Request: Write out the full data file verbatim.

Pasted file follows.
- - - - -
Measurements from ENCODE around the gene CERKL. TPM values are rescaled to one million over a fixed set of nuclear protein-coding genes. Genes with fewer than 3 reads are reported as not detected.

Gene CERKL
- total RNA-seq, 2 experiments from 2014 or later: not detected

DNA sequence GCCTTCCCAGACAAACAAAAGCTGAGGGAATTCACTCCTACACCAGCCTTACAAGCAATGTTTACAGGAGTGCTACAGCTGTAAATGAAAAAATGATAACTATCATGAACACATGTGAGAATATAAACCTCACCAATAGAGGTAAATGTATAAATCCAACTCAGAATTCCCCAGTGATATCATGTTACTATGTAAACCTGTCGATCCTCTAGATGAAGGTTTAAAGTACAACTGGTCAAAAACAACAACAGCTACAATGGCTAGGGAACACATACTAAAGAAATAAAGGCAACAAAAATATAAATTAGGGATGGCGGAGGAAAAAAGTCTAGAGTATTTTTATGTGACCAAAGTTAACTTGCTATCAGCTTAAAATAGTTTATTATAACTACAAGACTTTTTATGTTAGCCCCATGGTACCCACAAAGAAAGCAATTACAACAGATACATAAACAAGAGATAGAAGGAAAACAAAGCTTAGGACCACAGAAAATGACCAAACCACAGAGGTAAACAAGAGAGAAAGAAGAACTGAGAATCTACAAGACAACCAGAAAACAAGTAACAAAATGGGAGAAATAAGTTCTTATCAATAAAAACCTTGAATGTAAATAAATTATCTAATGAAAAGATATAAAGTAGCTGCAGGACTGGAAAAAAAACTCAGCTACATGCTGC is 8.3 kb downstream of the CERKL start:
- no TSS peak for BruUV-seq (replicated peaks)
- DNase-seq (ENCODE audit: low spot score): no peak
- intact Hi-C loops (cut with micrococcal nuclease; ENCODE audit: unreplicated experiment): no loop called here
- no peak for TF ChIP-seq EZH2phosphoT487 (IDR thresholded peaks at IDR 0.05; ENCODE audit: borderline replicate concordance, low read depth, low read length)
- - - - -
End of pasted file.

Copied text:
Measurements from ENCODE around the gene CERKL. TPM values are rescaled to one million over a fixed set of nuclear protein-coding genes. Genes with fewer than 3 reads are reported as not detected.

Gene CERKL
- total RNA-seq, 2 experiments from 2014 or later: not detected

DNA sequence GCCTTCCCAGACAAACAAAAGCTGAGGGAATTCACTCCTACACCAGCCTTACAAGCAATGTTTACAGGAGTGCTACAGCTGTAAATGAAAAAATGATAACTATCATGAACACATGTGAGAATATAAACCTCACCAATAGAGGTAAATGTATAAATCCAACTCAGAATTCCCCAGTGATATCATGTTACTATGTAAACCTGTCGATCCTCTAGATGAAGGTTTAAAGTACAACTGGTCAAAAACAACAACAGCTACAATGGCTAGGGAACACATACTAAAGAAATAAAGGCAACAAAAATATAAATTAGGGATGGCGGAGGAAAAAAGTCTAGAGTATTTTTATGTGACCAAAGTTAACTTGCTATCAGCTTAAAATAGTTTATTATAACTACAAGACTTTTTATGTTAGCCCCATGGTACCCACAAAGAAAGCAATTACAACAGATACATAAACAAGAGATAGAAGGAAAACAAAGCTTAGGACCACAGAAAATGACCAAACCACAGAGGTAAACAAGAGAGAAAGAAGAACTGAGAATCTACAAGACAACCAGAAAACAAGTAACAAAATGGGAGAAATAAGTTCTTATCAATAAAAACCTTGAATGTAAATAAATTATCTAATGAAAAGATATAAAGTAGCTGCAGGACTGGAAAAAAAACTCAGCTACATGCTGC is 8.3 kb downstream of the CERKL start:
- no TSS peak for BruUV-seq (replicated peaks)
- DNase-seq (ENCODE audit: low spot score): no peak
- intact Hi-C loops (cut with micrococcal nuclease; ENCODE audit: unreplicated experiment): no loop called here
- no peak for TF ChIP-seq EZH2phosphoT487 (IDR thresholded peaks at IDR 0.05; ENCODE audit: borderline replicate concordance, low read depth, low read length)